It’s not hard to find information about how to spot a forex scam. There are dozens of articles just like this one. However, many of these articles are short and incomplete, leaving readers with more questions than answers. That’s why we’ve created the ultimate guide to spotting a forex scam. In this article, we’ll answer common questions and provide useful tips that will help you avoid being scammed by a forex broker.
Back in the Day: The Point-Spread Scam
In the early days of forex trading, point-spread scams were common. This type of scam is where a broker quotes a spread that is too good to be true. For example, let’s say the EUR/USD pair is trading at a bid price of $0.9050 and an ask price of $0.90550. A legitimate broker would quote a spread of $0.0010, or ten pips. However, a scammer might quote a spread of only five pips, which would be much more attractive to traders.
The problem with this type of scam is that it’s very difficult to spot because there’s nothing illegal about quoting tight spreads. Many brokers do quote tight spreads, particularly on major currency pairs. So, how can you spot a point-spread scam?
The easiest way is to check the broker’s website and see what their minimum spread is on the EUR/USD pair. If the broker quotes a minimum spread that is lower than the average spread, then there’s a good chance that they are using this as a marketing gimmick to attract new clients. Another way to spot this type of scam is to check online forums and see if other traders have had problems with the broker in question.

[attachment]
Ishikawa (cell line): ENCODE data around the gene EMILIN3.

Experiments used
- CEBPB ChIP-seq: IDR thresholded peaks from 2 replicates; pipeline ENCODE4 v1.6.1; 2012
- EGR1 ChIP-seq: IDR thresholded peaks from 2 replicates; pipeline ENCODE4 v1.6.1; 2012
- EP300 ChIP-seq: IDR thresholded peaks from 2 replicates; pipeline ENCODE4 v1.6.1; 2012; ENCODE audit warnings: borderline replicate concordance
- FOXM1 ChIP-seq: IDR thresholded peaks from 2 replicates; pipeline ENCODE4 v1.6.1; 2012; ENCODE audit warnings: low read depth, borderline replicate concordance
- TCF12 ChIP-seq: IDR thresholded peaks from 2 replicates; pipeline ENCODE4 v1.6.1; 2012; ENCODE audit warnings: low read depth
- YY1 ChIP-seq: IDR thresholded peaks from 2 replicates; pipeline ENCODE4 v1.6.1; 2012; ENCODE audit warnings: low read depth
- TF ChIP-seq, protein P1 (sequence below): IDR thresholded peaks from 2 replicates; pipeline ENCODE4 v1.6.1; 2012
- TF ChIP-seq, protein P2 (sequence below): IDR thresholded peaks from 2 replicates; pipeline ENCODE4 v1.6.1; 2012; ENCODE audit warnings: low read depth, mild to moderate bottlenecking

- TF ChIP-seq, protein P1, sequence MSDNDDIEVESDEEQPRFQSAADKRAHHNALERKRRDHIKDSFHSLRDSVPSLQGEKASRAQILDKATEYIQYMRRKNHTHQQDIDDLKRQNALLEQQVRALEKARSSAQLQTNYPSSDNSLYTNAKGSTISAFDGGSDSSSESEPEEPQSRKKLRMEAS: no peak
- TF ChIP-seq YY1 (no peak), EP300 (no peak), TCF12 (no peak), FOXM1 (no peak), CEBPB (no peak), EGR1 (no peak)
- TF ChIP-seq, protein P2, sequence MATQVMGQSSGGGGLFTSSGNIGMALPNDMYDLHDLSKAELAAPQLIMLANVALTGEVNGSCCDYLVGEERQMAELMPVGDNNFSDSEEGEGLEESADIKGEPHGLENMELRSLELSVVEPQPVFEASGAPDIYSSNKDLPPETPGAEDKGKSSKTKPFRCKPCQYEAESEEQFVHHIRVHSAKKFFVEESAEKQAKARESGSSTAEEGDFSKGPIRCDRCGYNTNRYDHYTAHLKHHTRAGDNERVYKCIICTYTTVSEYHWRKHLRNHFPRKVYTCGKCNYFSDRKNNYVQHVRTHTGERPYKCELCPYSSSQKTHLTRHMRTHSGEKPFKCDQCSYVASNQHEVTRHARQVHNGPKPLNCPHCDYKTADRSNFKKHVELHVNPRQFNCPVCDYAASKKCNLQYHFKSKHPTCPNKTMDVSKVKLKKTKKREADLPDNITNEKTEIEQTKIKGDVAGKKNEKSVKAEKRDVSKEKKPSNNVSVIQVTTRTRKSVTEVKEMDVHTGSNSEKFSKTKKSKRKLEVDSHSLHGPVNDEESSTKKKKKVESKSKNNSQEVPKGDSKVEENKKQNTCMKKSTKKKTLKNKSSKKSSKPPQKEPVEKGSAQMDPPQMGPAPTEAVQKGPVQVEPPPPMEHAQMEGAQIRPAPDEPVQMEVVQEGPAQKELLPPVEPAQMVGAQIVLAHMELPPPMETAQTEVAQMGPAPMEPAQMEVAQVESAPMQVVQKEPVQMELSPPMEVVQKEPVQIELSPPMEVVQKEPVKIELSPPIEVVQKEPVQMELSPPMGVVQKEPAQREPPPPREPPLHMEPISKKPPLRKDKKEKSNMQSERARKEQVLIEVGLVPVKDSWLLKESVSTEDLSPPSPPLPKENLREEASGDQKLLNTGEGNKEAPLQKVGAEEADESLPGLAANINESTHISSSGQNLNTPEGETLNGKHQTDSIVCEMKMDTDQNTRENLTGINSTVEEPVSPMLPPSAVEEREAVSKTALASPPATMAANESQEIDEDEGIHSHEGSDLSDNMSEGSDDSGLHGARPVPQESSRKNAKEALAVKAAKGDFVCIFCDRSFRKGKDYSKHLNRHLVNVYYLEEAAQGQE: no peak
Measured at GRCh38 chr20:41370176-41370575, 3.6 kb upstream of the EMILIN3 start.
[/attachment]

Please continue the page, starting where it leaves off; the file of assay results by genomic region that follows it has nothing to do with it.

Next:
Pump and Dump: The Forex Trading Scam
Another common forex scam is known as pump and dump. This type of scam happens when a group of scammers tries to artificially inflate the price of a currency by buying it in large quantities and then selling it at a higher price. They do this to make a quick profit before the price falls back down to its original level.
Pump and dump scams are relatively easy to spot because they often happen in small, isolated markets where there is not a lot of trading activity. For example, if you see a sudden spike in the price of the GBP/USD pair on a Sunday night, with no apparent news or economic data to justify the move, then there’s a good chance that pump and dumpers are at work.
Another way to spot this type of scam is to look for sudden changes in trading volume. If there is a sudden increase in the amount of trading activity in a particular currency pair, with no obvious reason why then this is another red flag that pumps and dumpers are at work.
How to Avoid Forex Scams
The best way to avoid forex scams is to do your research and use common sense. If something sounds too good to be true, then it probably is. Be wary of brokers that quote tight spreads on major currency pairs, and be especially careful of brokers that seem to be using marketing gimmicks to attract new clients. Also, keep an eye out for sudden changes in trading volume or price movements in small, isolated markets. If you see anything suspicious, then it’s best to stay away from that particular broker.
By following these simple tips, you can avoid being scammed by a forex broker. Remember, if something sounds too good to be true, then it probably is. Do your research and use common sense, and you’ll be able to spot a forex scam from a mile away.